‘Maximum Sustainable Yield’ (MSY) is gradually becoming the basis of fisheries management throughout Europe. This study aims at unravelling some of the ecological processes affecting MSY estimates and MSY fisheries management.
The trade-offs in fisheries management aiming for FMSY (the fish mortality rate that would, in theory, give the MSY from a particular stock year after year) that result from the ecosystem complexities need to be assessed. These trade-offs are a result of the spatial distributions of target species, incidental by-catch, the North Sea habitats, and fishery itself. The results of this project can be used in the discussion about appropriate MSY targets.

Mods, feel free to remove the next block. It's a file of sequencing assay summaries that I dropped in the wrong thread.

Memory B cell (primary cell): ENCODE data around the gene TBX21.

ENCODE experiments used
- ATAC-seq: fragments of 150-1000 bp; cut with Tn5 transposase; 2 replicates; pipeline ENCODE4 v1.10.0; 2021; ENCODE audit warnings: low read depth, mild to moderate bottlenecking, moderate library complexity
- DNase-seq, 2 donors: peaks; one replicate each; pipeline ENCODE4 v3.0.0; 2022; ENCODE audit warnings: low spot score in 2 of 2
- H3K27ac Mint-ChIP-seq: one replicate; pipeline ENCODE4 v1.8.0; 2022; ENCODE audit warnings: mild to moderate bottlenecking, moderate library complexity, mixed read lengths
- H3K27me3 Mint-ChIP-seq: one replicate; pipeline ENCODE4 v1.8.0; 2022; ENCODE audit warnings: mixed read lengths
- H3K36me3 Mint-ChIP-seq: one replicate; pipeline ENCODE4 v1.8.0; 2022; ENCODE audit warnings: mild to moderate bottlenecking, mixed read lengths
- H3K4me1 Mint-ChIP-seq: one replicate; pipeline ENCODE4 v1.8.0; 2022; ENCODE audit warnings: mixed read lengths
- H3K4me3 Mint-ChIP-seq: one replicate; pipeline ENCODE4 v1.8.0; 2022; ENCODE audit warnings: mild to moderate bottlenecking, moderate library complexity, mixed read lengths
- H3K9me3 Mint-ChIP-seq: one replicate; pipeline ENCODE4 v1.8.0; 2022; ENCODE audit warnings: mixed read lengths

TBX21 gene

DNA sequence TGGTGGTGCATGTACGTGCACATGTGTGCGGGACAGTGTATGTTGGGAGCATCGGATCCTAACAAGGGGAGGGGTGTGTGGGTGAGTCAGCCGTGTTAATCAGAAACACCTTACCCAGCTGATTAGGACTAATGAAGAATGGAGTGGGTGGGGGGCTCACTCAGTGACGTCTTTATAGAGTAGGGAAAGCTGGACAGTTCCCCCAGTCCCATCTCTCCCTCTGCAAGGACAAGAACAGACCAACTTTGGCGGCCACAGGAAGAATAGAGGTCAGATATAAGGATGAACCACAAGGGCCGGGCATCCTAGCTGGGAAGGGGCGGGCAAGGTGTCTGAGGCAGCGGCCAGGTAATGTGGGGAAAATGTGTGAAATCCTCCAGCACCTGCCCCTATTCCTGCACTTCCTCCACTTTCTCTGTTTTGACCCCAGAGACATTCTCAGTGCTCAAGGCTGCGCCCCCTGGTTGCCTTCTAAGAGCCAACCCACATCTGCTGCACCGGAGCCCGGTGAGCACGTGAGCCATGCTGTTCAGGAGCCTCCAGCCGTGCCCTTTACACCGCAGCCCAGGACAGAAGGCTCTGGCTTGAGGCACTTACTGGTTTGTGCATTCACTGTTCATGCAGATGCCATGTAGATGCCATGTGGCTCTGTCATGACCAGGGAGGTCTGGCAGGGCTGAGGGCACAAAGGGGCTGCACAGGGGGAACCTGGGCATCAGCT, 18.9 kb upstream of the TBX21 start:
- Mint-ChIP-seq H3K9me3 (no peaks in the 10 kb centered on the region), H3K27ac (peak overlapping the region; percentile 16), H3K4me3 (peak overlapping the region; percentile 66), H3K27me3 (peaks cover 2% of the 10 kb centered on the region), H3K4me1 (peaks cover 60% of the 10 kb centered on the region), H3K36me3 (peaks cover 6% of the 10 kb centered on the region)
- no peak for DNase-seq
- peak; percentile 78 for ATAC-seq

This project links the different existing models and derives a full ecosystem model, including the dynamics of the largest source of mortality for most species: fishery. In order to exhibit the trade-offs in fisheries management aiming for FMSY that result from the ecosystem complexities, we need to account for the spatial dimension of the target species, the North Sea habitats, and fishery.
The spatial dynamics of fish and fishery under fisheries management constraints will result in emergent exploitation patterns. These patterns not only shape the ecological effects of fishing, but also the evolutionary effects of fishing. The results of different management measures in relation to MSY management will be discussed in this project.